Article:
The complete monograph by Elizabeth Gibbons:
Hero, from the Greek: heros, a demigod, those whom the Gods defend; classically, the men of the Iliad.
Voltaire wrote that in metaphysics and in morals the Ancient World thought of everything; anyone who came after was merely a commentator. This is a commentary on heroism.
On May 31, 1911, the White Star Line's new ship was launched in Belfast. The name was not auspicious: Titanic, from the Titans, conceived of Heaven and Earth, magnificent, colossal, but suppressed for presumption by the Olympian deities, and banished to darkness. The editor of the Belfast Morning News knew his Greek mythology: on June 1, 1911, he protested calling a ship after ancient impieties. The editor felt that lightning strikes twice.
Less than one year after the editor's protest, the Titanic came face to face in the dead of night with an iceberg already old on the day Agamemnon called for volunteers, and mere days into her service life vanished. Striking ice was not atypical; sinking because of it was. Why the Titanic was steaming at 21 or 22 knots in the midnight hours in an area where ice was known to be present, what route she was tracing and why, were questions only her log or her commander, Captain Edward J. Smith, could answer, and both were gone. Of her senior officers, who might be supposed to possess answers to questions the United States Senate desired to put, Chief Officer Henry Wilde and First Officer William McMaster Murdoch were also dead, and while Second Officer Charles Herbert Lightoller was alive, he had been asleep at the fatal moment, and in any event proved to be a witness whose memory was serpentine and opaque.
It was still an age in which men believed they knew the hand of a righteous God when they saw it. It was also one where the pagan classics were familiar to the well educated. When the prestigious Scotsman in Edinburgh printed a Press Association dispatch on April 18, 1912, asserting that the officers of the Titanic had "worked like Trojans" endeavoring to save passengers, perceptive readers in Christian Scotland understood this reference to courageous futility. Neptune had intervened in the Trojan War to engineer victory for the Greeks because he bore Troy a grudge. Like his home the sea, the god was unpredictably, lethally uncontrollable -- the commands of Zeus, like the snow that served Homer as metaphor, fell on the heavens and the earth alike, but not on Neptune. If this loss of the Twentieth Century ship with the Bronze Age name was not an act of the vindictive sea god, it was so near as to make no matter.
There had been and would be many sinkings more terrible than the Titanic but this singular loss had no one obvious cause but instead had about it a disparate collection of causes that might have been better described by Aeschylus than earnest public servants sitting on boards of inquiry. The bridge of the Titanic had become the fulcrum of a Greek tragedy. Those who had been appointed to command that bridge seemed in retrospect mere instruments of fate. St. Augustine, quoting Seneca, wrote in the City of God:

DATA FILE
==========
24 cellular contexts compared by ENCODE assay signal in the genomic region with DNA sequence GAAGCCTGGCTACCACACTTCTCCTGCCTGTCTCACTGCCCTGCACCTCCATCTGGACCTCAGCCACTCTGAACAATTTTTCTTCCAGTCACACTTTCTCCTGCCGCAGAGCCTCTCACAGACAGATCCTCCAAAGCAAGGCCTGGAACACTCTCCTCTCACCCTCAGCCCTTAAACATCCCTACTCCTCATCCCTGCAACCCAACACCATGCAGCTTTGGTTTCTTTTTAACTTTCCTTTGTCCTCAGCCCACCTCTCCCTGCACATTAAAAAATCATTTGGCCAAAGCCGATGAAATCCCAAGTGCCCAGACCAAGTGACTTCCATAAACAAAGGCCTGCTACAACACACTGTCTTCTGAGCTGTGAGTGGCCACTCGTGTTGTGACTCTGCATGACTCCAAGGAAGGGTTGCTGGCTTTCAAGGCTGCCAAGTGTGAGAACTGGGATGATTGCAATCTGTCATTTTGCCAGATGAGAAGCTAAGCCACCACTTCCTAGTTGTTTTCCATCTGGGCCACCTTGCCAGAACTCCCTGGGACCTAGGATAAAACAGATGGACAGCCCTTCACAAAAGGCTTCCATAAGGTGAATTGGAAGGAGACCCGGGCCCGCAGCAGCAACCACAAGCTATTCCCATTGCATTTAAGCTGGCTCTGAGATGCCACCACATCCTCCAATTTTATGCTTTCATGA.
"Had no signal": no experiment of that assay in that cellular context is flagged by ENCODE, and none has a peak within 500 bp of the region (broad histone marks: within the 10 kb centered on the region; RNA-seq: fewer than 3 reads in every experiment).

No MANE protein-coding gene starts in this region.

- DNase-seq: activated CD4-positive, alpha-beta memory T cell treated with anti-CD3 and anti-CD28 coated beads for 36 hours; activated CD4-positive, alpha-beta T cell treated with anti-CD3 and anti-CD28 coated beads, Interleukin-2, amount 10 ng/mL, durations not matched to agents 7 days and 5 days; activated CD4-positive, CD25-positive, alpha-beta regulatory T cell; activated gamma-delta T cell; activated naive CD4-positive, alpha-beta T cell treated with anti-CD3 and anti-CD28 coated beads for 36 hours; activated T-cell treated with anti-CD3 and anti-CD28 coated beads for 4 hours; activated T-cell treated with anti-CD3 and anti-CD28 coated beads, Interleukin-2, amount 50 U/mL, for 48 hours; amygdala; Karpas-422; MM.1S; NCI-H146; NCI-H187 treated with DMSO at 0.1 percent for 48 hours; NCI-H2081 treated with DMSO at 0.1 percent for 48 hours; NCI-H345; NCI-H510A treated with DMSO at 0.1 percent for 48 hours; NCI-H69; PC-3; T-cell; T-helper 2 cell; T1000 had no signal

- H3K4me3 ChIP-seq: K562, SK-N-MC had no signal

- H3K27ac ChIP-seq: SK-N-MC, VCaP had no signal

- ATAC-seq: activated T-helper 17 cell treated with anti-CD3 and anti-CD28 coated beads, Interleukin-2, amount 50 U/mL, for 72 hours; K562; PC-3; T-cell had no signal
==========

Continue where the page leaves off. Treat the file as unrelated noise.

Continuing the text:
The Fates do lead the man that willing follows,
But the man that is unwilling, him they drag.
The second part of Seneca's statement was true of Second Officer Lightoller, whose escape from the Titanic appeared to be miraculous in the exact theological sense. But it was the first part that described Titanic's First Officer, William McMaster Murdoch. Officer of the Watch, and therefore the man actually in charge for the lethal seconds, Murdoch was central to what had happened. He had gone down with the ship in a great and terrible manner, and thus the debate over his commands which had failed to save the ship and his quality as a man went on of necessity by indirection and inference.
First Officer Murdoch had acquired an eerie immortality at the expense of his life, and by it appeared simultaneously a victim, a hero, a personification of his age, and a symbol in which other men might invest their own necessities: all requirements of the dramatic genre. He was, in hard fact, a private person unknown outside his own world of professional sailors and the green and pleasant village in the lowlands of Scotland where he had been born. And yet, so perfect was William McMaster Murdoch for the position he would occupy in the story of the Titanic as classical tragedy that he might have arrived from Central Casting.
Those who had known Murdoch from his childhood and who had shared his life in Dalbeattie judged him a hero of the highest moral and civic worth. To memorialize this they founded a school prize bearing his name, and placed a commemorative tablet at their Town Hall, both realized from public subscription a considerable undertaking for poor people in a harsh time. Dalbeattie drew its life from the Solway Firth and the rivers and ports that led down to it, and its citizens appreciated as thoroughly as the Admiralty in London the qualities a man needed to embrace a life spent at sea. Considered by those in a position to judge one of the finest officers in the British merchant service, Murdoch had been privately apprised by the White Star Line that he would be given the next available command. Born February 28, 1873, at Dalbeattie, Kirkcudbrightshire, age only 39 years and 46 days on the night he died, he belonged to a formidable Scots sea faring family that began in the most romantic seeming of all places, the Isle of Skye.